The hospital kept asking for more and more money. That bag of emergency cash in my underwear drawer quite  possibly saved my life, or at least my face. I had nearly a month’s salary in there. The hospital doesn’t have Bank of China ATMs and they share their credit card swiping machines with another building, so I am glad I had cash. Sometimes in an emergency ONLY cash will do.

     Jong, spoke no English. Z wrote out some key words and phrases in Chinese and English. Otherwise, I used the Pleco Chinese-English dictionary app and an online translator. The nurses used translator apps.

     I picked up some Chinese, to the delight and amusement of my roommates. I learned how to say, “I want an apple/book/water” and “THAT HURTS”. I also mastered “ok” and “there’s none left”.

     I had to learn to talk about pain. There was a lot of it. The nurses were not proficient in the insertion of needles. I have three bruises on my left arm from their clumsy attempts. It should not take five tries to find a vein. When I’ve donated blood or done employment health checks, the phlebotomist always got it in one or two tries. One of the nurses said via phone app that it was because I am fat. I called her on that bullshit. She later apologized for calling me fat. That’s not the point. People of ALL sizes need and deserve good medical care.

     One night, the pain pump needle was bent and nobody would listen when I told them that the pain meds weren’t working. On the last night, as nurses fumbled with yet another malfunctioning IV, I yelled and thrashed and demanded that they TAKE IT OUT. It hurt so much and I couldn’t take it anymore. I refused to “calm down” until they took it out. No more chances. No more tries. They talked to the doctor and brought me some antibiotic PILLS instead. The final morning after stitch removal they wanted to inject “one more” syringe of painkiller. I said NO! I DO NOT CONSENT! They begged to try ONCE. Said it was already paid for, no refund. I allowed ONE try. That’s when the one nurse apologized for calling me fat.

     Pain control was also an issue during the nasal endoscopy. The spray anesthesia didn’t work enough. I said quite loudly, mid-scope, I CAN STILL FEEL PAIN. So Dr .Wang (the surgeon) gave me more until it worked. It is a bad combination to be sensitive to pain and insensitive to drugs.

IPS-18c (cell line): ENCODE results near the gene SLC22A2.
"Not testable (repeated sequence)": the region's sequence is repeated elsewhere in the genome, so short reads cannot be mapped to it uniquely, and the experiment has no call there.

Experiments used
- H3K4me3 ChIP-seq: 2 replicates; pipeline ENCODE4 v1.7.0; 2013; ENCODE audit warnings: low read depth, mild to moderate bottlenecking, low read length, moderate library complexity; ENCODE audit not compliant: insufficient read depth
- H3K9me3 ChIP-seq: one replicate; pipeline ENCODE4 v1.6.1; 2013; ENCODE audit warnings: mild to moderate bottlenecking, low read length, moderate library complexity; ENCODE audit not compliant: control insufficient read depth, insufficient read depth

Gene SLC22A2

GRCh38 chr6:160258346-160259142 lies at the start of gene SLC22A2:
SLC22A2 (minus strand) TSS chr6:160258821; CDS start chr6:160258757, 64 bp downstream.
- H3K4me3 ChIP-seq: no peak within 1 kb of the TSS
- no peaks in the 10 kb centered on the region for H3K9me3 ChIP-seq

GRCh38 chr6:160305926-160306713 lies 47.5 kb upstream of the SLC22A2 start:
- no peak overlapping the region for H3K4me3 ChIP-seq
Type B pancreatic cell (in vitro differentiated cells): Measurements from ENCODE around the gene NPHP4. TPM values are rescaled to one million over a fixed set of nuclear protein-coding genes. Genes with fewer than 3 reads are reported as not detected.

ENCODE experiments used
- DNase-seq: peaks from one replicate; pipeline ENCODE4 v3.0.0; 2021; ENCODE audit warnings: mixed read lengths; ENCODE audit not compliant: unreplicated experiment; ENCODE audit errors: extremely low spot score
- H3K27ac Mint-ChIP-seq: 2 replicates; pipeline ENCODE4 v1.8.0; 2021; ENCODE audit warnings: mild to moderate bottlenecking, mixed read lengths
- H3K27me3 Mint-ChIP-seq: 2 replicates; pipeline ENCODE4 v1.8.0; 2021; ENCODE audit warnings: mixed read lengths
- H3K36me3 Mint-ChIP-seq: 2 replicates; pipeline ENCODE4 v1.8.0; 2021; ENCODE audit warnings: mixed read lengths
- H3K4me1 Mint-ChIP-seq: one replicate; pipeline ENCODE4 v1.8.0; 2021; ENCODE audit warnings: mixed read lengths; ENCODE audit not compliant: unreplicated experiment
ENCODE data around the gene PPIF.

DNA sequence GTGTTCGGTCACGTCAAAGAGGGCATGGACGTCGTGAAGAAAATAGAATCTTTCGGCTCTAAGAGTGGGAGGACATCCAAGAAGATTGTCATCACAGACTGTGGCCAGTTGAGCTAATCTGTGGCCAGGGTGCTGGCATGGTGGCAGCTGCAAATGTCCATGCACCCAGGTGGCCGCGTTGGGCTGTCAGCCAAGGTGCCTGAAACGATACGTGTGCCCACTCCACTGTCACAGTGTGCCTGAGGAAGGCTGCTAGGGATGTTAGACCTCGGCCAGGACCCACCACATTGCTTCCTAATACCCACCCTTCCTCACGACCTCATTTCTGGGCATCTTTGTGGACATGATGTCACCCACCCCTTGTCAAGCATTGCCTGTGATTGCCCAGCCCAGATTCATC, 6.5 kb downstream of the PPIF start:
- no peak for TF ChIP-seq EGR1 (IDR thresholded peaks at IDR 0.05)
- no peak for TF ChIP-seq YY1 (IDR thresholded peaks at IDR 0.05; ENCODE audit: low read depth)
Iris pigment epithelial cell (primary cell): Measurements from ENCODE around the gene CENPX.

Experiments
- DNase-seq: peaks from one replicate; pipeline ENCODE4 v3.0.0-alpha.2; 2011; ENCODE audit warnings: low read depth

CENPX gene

Later, Dr. Wang, all smiles, asked whether I’d lost weight in the hospital. Said I should really lose weight. Really. THAT’S your priority? Mine is healing enough to move and eat without pain.

     There are still stitches in my mouth and nasal passages. Half my nose, my upper lip, and part of my scalp are numb. Dr.Wang said the feeling will return in 6 months or a year. He said the internal sutures will dissolve. The attending, Dr.Fu, removed the external ones. That hurt.

     I have been surprisingly well supported throughout this ordeal. Coworkers brought ramen, yogurt, KFC, a pillow, bottled lattes, and gossip. One slipped me some codeine, which I didn’t use but held like a security blanket in case of complete pain med failure. KF sent a phone charger via S (school director). He later sent scar cream, a flashlight, a nightlight, gauze, and a fork. T bought cat food. M fed Chingu and brought some clothes and the computer from home. And sleeping pills (which didn’t do much, but were better than the completely ineffective yet painful sedative injection). J and L, my co-teachers, came on the last day with cards from students and big bags of bananas and dragon fruit. KF and P (another English teacher) shared tips for scar treatment. KF also had tips for one-handed functioning.

        I expect to return to work next Monday. This week, I am to rest. Both doctors Fu and Wang said that I should take a month off since I can’t use my wrist but I can’t afford that. I’m not really supposed to wear glasses on my broken face, but sometimes I need to see, so I’m using a cotton ball to pad them.

     Mr. Mehta from Tandoor Restaurant delivered tandoori chicken and butter naan and salad on Saturday night. He doesn’t normally deliver but KF asked. He also told me to WeChat him if I needed help and said I am not alone.      

     On Saturday, a few hours after suture removal, I was discharged. Jong helped with paperwork. M carried my bags. I walked awkwardly, crutch in the wrong hand. At the apartment, M carried clothes and bedding downstairs. She fetched me a McNugget meal and an iced latte. Chingu remained upstairs until over an hour after M had left.

     Yesterday, I got a green pedicure at D&L, a one-floor place near my new flat. The owner plied me with sunflower seeds, herbal tea, and Wi-Fi while she finished with the previous client. Cost was 80 RMB. I will be back. She was so careful with my injuries. AND she had a western toilet.